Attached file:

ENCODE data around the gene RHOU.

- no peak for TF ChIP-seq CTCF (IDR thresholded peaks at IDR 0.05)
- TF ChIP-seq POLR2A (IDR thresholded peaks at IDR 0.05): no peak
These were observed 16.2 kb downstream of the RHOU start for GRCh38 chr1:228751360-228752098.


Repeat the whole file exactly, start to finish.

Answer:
ENCODE data around the gene RHOU.

- no peak for TF ChIP-seq CTCF (IDR thresholded peaks at IDR 0.05)
- TF ChIP-seq POLR2A (IDR thresholded peaks at IDR 0.05): no peak
These were observed 16.2 kb downstream of the RHOU start for GRCh38 chr1:228751360-228752098.